What authority is there for saying that under such decree as against any one particular defendant you are entitled to say: 'I will hold you liable not for the mesne profits which you got according to the terms of the Act, but for the mesne profits which somebody else got and with whom under the decree you are liable Their Lordships think it would be the height of injustice to hold that and they do not see that they are bound to hold it.
4. This Court had held in that ease that the zamindars, the appellants before the Judicial Committee, were liable jointly and severally with the others in actual possession and had been tortfeasors with them. Their Lordships of the Judicial Committee were unable to agree with this view and set aside the decision appealed from.
5. Gurudas Kundu's case has further been explained by their Lordships in the case of Harry Kempson Gray v. Bhagu Mian where the law is thus stated:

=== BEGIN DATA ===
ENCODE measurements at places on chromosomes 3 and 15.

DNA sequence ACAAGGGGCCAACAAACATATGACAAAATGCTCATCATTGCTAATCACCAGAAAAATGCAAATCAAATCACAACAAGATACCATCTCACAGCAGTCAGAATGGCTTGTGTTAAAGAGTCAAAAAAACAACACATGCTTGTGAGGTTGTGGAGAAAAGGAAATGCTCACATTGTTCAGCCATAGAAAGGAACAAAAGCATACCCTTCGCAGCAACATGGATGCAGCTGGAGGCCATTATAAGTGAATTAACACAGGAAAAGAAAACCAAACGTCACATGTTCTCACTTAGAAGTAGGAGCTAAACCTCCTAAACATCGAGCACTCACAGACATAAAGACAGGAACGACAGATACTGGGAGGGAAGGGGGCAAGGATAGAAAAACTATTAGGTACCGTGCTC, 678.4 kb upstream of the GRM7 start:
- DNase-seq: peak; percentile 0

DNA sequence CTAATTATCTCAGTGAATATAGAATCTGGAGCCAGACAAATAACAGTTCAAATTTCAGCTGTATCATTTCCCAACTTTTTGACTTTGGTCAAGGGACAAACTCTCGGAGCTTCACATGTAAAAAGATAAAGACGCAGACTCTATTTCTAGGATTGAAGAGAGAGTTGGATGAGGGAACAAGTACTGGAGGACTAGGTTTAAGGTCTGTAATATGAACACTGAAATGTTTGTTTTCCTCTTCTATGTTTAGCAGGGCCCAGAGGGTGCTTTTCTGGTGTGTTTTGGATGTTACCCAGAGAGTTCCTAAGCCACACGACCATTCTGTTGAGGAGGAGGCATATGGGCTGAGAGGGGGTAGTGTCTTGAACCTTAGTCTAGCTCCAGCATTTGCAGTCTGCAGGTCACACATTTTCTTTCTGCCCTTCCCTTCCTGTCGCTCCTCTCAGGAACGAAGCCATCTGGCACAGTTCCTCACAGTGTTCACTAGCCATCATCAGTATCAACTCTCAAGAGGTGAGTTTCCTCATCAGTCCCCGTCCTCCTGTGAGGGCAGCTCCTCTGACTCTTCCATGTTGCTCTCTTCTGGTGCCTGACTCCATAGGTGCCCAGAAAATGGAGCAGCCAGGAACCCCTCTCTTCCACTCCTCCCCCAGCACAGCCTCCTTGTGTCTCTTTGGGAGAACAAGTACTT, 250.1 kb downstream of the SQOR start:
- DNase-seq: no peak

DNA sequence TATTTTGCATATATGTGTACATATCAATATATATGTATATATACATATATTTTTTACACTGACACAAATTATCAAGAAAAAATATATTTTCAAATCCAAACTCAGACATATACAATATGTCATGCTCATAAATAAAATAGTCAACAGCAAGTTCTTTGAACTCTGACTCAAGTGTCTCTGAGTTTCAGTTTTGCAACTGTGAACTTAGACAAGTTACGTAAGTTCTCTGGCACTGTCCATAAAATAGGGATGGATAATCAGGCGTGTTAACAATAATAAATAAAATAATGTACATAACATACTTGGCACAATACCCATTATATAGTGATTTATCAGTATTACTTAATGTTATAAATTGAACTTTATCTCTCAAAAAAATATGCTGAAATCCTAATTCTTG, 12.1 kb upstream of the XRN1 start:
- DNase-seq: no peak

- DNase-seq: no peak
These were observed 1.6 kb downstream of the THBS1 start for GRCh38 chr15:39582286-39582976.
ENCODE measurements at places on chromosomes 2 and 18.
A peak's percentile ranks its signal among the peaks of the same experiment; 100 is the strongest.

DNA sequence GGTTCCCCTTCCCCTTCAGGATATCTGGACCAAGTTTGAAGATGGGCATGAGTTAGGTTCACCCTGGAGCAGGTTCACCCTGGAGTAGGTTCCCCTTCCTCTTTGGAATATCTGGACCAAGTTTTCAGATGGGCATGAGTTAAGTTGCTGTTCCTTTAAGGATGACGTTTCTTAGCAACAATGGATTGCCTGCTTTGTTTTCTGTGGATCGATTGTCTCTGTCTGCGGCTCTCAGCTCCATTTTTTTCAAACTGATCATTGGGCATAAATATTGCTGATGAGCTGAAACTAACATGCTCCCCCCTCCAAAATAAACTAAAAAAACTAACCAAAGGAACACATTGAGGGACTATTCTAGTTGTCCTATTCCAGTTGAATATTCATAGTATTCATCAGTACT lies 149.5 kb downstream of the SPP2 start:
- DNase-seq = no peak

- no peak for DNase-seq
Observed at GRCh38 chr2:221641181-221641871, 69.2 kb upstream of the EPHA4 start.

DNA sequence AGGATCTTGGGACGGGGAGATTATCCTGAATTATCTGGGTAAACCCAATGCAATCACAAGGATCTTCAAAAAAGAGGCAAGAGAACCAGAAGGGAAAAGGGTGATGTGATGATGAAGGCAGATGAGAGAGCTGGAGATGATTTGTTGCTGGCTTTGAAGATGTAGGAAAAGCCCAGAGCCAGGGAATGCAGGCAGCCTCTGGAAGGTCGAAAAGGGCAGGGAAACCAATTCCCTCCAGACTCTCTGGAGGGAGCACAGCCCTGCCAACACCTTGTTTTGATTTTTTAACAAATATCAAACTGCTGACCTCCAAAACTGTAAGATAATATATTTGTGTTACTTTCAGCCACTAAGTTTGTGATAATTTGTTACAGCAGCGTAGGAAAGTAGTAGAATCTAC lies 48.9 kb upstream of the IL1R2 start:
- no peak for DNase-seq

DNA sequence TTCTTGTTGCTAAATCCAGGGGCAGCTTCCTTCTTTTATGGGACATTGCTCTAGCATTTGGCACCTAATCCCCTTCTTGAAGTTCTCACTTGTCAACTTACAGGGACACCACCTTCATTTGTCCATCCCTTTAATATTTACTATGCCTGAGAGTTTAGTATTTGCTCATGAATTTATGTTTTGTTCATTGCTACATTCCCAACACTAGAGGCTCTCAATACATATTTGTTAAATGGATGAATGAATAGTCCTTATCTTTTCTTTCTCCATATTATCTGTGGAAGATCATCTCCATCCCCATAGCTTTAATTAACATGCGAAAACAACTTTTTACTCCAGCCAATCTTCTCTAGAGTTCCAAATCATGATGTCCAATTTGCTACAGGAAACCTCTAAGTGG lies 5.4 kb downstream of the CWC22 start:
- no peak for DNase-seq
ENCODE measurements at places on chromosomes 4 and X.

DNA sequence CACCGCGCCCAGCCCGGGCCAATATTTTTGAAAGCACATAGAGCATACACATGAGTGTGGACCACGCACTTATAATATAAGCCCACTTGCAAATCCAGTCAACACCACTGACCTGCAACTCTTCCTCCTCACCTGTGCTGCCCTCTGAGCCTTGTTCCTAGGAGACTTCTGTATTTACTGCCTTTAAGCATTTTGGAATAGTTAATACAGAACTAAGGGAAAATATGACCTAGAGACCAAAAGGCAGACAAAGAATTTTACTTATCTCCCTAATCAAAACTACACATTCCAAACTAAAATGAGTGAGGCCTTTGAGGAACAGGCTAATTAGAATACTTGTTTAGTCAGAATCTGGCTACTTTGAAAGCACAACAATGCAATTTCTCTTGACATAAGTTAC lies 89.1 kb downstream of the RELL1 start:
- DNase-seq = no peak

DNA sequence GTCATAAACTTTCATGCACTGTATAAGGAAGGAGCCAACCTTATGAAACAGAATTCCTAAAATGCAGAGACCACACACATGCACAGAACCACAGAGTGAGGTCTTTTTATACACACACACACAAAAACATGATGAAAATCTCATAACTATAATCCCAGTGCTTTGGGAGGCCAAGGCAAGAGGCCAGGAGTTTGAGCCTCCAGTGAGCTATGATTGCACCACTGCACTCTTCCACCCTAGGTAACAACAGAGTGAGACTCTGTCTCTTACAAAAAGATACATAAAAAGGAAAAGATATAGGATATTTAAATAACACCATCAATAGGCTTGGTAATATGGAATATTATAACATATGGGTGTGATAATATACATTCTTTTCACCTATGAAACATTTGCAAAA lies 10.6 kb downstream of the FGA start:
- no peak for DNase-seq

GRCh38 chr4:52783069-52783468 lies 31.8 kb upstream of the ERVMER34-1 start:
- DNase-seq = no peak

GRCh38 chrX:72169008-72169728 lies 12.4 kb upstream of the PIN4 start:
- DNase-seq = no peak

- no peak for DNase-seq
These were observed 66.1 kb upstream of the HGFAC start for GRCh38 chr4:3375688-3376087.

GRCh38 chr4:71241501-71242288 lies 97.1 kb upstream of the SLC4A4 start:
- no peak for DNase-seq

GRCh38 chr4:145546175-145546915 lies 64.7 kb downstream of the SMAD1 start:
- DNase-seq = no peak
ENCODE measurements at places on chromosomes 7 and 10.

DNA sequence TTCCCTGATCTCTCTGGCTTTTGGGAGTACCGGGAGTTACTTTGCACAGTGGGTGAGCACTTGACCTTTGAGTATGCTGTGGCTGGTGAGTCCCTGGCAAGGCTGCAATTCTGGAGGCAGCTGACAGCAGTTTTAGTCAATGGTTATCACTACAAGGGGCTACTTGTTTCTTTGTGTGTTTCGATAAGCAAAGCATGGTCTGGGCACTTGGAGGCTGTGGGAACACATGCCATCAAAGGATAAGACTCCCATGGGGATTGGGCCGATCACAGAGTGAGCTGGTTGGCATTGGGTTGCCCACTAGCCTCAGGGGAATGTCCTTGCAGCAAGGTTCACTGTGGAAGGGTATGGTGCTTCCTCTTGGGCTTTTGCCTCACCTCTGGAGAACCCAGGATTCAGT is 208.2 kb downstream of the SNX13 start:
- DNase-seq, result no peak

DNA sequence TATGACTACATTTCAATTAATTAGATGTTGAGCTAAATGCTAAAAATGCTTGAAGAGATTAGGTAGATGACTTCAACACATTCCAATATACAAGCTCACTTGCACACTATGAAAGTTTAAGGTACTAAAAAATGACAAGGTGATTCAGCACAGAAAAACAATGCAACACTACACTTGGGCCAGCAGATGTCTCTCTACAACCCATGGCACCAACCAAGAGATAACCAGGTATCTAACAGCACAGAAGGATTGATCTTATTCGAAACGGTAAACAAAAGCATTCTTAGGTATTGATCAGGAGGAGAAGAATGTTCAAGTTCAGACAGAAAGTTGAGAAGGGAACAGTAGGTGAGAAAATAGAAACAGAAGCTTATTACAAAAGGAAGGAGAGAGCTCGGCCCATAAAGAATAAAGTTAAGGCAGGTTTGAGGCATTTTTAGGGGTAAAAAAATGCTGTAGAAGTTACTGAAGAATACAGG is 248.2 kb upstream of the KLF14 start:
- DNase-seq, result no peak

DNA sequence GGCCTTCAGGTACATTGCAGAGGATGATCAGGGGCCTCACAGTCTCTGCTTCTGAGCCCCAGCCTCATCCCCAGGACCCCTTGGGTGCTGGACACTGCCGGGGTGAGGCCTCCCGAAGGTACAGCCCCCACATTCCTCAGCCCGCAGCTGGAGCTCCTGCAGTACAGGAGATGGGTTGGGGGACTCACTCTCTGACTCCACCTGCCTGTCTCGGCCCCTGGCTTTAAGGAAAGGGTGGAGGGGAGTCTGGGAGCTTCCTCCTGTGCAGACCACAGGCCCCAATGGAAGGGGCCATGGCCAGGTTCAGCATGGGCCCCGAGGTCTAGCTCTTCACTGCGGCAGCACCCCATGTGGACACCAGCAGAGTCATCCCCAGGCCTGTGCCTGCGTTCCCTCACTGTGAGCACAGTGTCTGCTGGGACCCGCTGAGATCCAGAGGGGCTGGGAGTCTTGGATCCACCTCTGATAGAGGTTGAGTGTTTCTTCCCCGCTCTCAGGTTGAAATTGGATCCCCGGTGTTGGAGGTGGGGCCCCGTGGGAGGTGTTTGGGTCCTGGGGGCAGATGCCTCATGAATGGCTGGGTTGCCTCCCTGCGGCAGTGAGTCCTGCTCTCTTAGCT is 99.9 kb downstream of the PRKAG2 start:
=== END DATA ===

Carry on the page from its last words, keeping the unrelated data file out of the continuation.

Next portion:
It the defendant has Jet the land, the rent received is ordinarily the measure of the profits in the absence of the evidence that a higher rent could have been obtained by reasonable diligence, bat if ho has cultivated the land himself the cultivation profits are the primary consideration.
6. In the present case what was the zamindar It is admitted that he was only the rent receiver. The view taken by the Courts below upon this point therefore cannot be supported.
7. With the appellant there are other defendants who were in actual occupation of the land and against whom the decree for mesne profits has been passed. So far as these defendants are concerned on the principle laid down by their Lordships of the Judicial Committee, they are liable for mesne profits on the produce basis. But so far as the zamindar is concerned, he must be held liable for the rent which he actually received.